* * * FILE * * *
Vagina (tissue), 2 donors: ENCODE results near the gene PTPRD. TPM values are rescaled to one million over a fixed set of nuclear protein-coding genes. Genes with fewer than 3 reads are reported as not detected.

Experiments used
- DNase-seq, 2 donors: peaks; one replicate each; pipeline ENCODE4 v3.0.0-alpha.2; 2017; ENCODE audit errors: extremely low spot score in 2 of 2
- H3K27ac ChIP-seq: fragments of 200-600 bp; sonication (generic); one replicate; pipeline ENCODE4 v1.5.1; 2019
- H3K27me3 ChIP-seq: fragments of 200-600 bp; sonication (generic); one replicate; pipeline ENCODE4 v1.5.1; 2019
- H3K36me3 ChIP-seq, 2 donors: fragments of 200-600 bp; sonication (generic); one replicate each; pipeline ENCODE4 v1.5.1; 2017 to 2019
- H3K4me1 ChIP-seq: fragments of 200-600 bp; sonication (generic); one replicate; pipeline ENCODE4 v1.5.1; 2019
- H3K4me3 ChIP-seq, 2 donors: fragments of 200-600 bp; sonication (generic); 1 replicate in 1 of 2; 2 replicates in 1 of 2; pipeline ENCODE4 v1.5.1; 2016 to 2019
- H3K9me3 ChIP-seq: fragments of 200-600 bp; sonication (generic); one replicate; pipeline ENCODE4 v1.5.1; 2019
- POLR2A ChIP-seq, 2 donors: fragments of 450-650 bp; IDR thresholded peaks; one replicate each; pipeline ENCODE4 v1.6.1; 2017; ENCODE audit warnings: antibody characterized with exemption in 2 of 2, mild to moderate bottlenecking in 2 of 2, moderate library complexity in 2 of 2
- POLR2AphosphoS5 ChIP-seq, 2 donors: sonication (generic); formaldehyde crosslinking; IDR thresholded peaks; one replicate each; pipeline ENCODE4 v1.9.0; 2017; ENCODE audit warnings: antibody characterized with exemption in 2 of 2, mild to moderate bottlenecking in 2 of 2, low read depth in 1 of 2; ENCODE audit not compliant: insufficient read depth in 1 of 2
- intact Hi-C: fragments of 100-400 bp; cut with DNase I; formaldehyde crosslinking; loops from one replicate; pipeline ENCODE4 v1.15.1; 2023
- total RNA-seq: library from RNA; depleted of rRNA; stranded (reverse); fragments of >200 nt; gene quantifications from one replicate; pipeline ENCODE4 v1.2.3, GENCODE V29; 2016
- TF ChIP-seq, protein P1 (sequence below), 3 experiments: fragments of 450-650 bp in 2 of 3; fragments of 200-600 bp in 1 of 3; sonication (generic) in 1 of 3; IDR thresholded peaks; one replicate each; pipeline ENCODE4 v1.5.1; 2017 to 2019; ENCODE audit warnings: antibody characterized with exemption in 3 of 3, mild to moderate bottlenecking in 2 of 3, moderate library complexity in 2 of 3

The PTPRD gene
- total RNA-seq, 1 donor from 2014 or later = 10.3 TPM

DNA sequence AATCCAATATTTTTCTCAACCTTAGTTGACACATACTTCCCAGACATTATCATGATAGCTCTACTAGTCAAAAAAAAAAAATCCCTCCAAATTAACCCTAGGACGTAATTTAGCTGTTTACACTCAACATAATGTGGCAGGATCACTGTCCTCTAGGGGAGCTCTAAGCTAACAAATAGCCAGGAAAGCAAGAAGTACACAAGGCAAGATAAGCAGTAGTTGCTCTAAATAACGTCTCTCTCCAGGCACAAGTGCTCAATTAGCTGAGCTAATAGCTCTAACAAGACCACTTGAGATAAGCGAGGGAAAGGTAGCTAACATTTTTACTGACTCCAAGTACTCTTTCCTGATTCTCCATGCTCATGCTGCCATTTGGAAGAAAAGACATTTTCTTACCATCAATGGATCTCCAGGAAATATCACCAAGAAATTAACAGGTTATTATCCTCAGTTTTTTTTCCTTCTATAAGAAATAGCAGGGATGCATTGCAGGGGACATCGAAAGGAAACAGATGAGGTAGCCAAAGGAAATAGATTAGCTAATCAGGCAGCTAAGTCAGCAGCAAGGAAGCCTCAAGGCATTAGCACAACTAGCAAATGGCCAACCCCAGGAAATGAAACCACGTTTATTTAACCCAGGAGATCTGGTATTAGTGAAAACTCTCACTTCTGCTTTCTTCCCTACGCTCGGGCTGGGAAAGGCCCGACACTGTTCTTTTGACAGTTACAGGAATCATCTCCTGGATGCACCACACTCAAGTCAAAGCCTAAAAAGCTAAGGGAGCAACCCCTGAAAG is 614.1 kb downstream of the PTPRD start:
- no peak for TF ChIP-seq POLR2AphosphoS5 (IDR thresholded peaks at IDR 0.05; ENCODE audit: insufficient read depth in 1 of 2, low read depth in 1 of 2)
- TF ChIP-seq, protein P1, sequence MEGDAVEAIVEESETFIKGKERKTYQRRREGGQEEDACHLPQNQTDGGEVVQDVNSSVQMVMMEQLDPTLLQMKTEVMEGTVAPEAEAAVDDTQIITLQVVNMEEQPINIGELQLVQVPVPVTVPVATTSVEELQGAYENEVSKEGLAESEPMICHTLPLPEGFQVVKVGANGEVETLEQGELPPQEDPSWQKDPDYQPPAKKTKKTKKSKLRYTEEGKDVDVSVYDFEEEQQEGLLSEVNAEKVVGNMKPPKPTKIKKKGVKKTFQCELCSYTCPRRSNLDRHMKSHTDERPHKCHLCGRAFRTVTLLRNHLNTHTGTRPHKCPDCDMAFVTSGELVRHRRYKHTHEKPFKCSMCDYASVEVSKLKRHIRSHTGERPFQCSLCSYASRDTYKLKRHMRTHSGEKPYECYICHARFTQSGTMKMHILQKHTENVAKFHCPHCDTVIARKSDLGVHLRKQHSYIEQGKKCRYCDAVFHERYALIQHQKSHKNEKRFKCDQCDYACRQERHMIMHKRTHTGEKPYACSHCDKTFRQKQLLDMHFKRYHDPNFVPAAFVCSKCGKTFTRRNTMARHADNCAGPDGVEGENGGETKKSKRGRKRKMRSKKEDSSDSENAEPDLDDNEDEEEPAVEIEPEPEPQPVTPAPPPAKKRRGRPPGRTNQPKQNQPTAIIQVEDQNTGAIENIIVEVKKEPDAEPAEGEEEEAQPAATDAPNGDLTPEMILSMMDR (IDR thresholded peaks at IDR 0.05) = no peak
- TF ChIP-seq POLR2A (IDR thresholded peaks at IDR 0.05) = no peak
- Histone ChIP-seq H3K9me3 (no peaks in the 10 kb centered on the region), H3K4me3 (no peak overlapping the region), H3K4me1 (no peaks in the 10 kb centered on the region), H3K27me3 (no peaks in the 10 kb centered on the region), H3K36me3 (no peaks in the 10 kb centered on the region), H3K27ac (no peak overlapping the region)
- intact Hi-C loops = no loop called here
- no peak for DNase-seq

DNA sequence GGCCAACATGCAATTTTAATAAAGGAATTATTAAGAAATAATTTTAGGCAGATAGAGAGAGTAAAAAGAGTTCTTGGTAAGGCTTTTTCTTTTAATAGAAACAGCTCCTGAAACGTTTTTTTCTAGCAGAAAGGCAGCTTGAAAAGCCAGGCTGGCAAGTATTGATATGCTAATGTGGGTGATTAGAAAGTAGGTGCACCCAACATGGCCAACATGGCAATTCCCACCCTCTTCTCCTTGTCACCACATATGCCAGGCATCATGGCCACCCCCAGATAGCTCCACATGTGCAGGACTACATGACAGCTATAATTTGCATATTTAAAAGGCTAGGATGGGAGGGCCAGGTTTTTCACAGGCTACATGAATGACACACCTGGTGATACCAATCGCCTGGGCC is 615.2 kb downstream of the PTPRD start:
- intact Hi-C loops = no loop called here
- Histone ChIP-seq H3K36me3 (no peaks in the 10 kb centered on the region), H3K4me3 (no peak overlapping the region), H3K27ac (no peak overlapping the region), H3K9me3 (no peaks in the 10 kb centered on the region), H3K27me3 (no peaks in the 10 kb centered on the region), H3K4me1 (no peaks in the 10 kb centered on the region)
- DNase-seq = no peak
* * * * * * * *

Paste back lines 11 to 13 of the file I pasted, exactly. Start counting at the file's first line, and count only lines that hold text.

- POLR2AphosphoS5 ChIP-seq, 2 donors: sonication (generic); formaldehyde crosslinking; IDR thresholded peaks; one replicate each; pipeline ENCODE4 v1.9.0; 2017; ENCODE audit warnings: antibody characterized with exemption in 2 of 2, mild to moderate bottlenecking in 2 of 2, low read depth in 1 of 2; ENCODE audit not compliant: insufficient read depth in 1 of 2
- intact Hi-C: fragments of 100-400 bp; cut with DNase I; formaldehyde crosslinking; loops from one replicate; pipeline ENCODE4 v1.15.1; 2023
- total RNA-seq: library from RNA; depleted of rRNA; stranded (reverse); fragments of >200 nt; gene quantifications from one replicate; pipeline ENCODE4 v1.2.3, GENCODE V29; 2016